£4.3m to support victims of domestic abuse across Thames Valley
Domestic abuse victims and their children living in Thames Valley will be able to receive more support thanks to extra Government funding.
The extra money will help victims and their children access life-saving support in safe accommodation, including advocacy, counselling, and therapy in safe locations such as refuges or specialist safe accommodation, where victims and their children can go to get away from their abusers.
- Councils across Thames Valley are to receive £4,328,950 to help fund a new duty to ensure victims and their children are able to access life-saving support in safe accommodation.
- A total of £125 million has been allocated to councils across England to support domestic abuse victims and their children.
- This new funding is part of the Conservative Government’s landmark Domestic Abuse Bill and package of comprehensive support for victims.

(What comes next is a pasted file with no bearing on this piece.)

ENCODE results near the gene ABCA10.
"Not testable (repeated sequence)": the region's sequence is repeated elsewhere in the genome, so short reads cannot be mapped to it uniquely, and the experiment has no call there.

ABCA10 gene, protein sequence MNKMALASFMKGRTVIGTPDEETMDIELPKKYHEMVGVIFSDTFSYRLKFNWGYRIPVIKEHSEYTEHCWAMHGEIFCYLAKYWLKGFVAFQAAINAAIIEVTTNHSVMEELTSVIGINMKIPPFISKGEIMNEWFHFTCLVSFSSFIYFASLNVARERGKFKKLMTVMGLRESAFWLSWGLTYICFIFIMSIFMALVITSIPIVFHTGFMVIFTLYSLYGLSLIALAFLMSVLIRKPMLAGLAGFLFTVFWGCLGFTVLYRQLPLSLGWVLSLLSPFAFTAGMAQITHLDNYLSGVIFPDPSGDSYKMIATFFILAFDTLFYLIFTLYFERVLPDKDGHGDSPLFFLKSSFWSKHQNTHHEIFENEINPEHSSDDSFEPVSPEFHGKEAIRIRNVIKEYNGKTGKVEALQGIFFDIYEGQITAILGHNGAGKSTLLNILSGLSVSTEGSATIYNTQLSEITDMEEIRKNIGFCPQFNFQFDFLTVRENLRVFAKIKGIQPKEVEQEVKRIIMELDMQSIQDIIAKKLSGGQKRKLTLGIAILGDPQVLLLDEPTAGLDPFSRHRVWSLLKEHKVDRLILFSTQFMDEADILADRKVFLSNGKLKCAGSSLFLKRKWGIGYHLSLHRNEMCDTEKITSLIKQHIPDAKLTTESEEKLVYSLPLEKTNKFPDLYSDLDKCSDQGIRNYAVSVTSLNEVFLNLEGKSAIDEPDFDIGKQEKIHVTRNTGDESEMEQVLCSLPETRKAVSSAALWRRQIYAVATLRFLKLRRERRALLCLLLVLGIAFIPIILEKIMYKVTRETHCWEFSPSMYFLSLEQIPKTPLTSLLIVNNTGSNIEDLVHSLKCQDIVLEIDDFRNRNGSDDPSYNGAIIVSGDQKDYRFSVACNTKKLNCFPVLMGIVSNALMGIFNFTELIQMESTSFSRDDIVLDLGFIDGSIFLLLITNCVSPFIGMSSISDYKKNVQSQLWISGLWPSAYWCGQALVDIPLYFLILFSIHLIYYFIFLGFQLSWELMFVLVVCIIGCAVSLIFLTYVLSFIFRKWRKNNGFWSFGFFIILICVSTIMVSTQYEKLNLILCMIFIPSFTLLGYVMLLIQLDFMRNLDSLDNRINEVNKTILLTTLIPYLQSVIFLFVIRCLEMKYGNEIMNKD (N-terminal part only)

Thames Valley bolstered by additional police officers
Matthew Barber has welcomed the announcement that Thames Valley Police has been bolstered by an additional 258 officers since the Government launched the major police recruitment drive over a year ago.
The addition of these new officers brings the total number of police across Thames Valley up to 4,250, meaning there are now more frontline officers on our streets to keep the public safe.
Since the launch of the Government’s recruitment campaign one year ago, a total of 6,620 extra officers have joined police forces across England and Wales.
The new statistics also show that the police workforce is now more diverse than ever before, with 10.2 per cent of new recruits identifying as Black, Asian and Minority Ethnic, and with 9,871 of all officers now being from these groups.
Alongside the recruitment campaign, the Government has announced the second round of the Safer Streets Fund, backed by £20 million of new money, to crack down on neighbourhood crimes that blight our communities. This funding will enable PCC’s to make crime cutting interventions in residential areas to ensure people feel safe in their communities.
Men sentenced following the murder of Josh Harding
Following an investigation by Thames Valley Police’s Major Crime Unit, two men have been given lengthy prison sentences for their involvement in the death of teenager Josh Harling in Thame on 22 July last year.